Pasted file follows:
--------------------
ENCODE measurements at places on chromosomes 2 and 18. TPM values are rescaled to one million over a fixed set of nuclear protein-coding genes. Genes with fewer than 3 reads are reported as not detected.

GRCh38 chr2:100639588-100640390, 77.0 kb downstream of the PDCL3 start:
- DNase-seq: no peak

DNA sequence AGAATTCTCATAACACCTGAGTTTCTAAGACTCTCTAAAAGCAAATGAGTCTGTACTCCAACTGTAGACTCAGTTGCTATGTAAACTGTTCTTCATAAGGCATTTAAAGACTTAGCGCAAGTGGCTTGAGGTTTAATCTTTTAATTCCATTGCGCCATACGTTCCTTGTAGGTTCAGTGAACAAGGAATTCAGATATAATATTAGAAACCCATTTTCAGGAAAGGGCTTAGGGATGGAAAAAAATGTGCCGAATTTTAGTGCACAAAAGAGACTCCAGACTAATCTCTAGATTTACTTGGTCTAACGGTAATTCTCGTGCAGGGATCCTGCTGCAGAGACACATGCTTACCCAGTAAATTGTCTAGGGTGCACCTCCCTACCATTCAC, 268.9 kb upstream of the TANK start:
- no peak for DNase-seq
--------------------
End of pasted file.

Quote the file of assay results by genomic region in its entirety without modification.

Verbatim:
ENCODE measurements at places on chromosomes 2 and 18. TPM values are rescaled to one million over a fixed set of nuclear protein-coding genes. Genes with fewer than 3 reads are reported as not detected.

GRCh38 chr2:100639588-100640390, 77.0 kb downstream of the PDCL3 start:
- DNase-seq: no peak

DNA sequence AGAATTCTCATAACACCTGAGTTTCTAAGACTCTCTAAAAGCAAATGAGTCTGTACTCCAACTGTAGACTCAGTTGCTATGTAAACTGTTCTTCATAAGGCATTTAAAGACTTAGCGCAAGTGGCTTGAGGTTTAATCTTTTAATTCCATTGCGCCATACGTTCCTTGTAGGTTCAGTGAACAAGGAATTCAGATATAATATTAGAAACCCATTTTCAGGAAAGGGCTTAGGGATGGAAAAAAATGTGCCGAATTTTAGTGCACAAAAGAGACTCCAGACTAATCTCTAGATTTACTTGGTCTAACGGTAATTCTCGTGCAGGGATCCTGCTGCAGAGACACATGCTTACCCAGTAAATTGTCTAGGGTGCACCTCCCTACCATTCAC, 268.9 kb upstream of the TANK start:
- no peak for DNase-seq